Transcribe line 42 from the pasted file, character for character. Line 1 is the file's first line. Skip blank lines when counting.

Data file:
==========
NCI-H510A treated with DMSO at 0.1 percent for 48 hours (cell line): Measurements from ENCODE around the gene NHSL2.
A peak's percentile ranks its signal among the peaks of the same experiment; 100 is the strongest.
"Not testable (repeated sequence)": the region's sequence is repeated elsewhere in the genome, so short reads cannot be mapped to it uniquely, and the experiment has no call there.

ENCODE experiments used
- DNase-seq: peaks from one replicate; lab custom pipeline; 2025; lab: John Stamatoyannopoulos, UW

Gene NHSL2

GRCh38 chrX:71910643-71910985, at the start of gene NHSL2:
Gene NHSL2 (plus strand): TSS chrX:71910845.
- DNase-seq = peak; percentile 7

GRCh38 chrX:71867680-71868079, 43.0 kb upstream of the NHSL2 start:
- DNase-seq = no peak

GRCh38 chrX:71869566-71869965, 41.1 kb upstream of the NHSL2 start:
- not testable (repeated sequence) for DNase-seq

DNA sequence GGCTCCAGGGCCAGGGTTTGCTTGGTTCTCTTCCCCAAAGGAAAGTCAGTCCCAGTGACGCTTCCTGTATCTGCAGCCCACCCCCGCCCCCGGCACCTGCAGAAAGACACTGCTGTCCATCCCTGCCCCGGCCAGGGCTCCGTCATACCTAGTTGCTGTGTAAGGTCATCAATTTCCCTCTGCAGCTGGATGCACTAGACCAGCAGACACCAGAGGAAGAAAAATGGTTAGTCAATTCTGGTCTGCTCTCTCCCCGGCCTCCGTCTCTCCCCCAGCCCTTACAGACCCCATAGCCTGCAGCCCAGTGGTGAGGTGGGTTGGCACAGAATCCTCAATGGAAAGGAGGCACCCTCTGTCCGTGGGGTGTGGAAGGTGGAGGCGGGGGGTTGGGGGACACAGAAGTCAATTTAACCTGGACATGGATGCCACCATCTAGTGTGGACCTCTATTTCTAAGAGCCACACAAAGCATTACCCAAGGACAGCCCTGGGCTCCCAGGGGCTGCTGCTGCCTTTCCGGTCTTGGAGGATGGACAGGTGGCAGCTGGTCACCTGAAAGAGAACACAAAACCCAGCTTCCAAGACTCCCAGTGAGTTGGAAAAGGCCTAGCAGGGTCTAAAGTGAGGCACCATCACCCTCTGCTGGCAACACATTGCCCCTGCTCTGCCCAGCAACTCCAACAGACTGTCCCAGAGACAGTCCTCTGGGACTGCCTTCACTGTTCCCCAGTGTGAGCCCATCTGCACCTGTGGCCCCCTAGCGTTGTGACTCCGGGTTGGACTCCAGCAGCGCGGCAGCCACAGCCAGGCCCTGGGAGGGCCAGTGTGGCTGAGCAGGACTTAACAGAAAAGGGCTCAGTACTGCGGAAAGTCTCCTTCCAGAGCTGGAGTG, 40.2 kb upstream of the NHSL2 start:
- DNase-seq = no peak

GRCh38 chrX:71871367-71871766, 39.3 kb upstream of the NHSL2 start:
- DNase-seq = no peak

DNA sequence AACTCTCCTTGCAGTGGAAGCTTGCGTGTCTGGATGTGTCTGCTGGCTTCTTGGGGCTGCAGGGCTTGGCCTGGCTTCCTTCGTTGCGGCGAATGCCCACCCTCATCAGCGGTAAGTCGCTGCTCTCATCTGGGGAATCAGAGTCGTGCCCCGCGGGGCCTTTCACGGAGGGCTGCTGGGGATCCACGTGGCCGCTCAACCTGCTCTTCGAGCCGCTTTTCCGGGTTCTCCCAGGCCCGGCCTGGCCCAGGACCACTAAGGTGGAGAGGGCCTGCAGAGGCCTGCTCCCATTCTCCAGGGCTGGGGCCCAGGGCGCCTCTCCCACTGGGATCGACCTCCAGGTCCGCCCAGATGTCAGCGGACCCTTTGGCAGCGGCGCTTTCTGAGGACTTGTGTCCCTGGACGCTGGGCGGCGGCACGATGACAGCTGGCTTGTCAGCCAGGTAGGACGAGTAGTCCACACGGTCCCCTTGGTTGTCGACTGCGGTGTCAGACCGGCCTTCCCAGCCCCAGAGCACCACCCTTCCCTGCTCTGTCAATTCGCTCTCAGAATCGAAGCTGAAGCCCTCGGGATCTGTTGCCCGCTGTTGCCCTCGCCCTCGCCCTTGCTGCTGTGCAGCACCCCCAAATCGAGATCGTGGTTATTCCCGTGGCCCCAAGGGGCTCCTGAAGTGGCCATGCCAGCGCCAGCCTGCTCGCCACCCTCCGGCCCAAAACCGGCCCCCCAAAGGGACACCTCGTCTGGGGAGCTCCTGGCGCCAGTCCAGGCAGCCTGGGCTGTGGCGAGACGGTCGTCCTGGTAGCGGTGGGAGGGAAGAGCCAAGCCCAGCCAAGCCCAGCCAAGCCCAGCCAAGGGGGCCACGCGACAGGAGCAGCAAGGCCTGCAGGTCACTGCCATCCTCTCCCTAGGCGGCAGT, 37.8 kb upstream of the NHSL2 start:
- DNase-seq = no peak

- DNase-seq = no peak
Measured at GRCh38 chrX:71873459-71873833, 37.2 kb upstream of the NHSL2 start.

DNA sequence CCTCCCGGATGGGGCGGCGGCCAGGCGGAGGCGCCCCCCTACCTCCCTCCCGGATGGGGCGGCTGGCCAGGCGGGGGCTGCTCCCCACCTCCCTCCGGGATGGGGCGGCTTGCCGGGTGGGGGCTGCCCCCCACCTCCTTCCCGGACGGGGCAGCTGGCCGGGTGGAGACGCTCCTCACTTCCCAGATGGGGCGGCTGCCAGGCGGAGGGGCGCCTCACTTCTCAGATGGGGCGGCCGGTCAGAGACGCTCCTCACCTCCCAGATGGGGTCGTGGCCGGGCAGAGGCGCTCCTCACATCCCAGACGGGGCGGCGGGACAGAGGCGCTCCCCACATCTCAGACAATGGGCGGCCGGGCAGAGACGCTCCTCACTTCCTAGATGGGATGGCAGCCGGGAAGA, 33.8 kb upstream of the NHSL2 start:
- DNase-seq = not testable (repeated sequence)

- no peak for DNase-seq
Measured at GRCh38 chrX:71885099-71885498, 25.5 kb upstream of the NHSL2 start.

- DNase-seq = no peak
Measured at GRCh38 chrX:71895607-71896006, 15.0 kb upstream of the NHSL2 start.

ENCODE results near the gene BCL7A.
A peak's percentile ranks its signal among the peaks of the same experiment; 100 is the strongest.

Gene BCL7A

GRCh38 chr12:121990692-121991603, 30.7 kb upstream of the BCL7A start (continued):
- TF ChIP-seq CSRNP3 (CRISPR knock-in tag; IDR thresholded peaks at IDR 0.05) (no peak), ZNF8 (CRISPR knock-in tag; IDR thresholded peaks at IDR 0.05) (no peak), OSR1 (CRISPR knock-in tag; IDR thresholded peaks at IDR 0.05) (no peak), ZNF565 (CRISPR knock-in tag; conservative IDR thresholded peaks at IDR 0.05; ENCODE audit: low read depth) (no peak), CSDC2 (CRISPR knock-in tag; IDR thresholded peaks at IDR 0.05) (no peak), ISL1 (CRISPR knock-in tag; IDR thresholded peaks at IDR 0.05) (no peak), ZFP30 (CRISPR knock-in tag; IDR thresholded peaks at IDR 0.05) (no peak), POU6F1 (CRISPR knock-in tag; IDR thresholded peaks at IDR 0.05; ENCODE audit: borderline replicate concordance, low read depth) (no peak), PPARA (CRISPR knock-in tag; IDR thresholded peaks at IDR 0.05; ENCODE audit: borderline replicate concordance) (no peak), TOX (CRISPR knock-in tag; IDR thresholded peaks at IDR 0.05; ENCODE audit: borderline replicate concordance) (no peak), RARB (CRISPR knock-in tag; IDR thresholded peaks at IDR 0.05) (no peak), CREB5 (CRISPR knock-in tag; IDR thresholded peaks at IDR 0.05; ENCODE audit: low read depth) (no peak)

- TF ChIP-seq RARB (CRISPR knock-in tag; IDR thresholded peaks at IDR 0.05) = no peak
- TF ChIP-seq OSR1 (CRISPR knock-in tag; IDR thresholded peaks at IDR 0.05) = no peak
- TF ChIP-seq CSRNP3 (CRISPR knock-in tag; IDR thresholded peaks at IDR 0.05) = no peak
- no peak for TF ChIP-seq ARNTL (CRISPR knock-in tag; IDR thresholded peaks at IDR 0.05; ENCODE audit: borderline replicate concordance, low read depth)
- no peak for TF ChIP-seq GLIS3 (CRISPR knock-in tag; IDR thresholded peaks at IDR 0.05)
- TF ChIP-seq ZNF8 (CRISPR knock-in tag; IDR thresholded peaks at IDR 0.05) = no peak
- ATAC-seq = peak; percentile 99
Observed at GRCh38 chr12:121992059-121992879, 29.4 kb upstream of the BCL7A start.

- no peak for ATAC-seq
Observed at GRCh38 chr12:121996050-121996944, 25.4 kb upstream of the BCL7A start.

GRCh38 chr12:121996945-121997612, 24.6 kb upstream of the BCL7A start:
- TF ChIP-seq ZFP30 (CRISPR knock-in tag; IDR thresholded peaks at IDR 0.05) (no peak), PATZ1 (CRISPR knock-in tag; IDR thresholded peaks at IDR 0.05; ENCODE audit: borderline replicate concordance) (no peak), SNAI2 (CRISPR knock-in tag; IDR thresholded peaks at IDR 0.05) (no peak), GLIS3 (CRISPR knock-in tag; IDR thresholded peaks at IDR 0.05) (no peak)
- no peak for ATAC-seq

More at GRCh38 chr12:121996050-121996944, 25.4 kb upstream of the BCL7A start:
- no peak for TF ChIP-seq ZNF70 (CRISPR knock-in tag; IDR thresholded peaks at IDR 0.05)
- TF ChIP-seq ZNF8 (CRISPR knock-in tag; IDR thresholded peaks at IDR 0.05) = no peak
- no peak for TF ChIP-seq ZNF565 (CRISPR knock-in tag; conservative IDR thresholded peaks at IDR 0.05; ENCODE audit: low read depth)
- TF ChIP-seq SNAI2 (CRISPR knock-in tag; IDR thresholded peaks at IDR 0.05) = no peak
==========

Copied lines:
Observed at GRCh38 chr12:121996050-121996944, 25.4 kb upstream of the BCL7A start.